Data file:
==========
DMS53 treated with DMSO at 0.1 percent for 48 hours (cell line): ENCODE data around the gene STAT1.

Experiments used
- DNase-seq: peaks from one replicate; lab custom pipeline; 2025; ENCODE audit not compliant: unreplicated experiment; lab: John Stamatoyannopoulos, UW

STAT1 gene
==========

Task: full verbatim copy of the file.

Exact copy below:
DMS53 treated with DMSO at 0.1 percent for 48 hours (cell line): ENCODE data around the gene STAT1.

Experiments used
- DNase-seq: peaks from one replicate; lab custom pipeline; 2025; ENCODE audit not compliant: unreplicated experiment; lab: John Stamatoyannopoulos, UW

STAT1 gene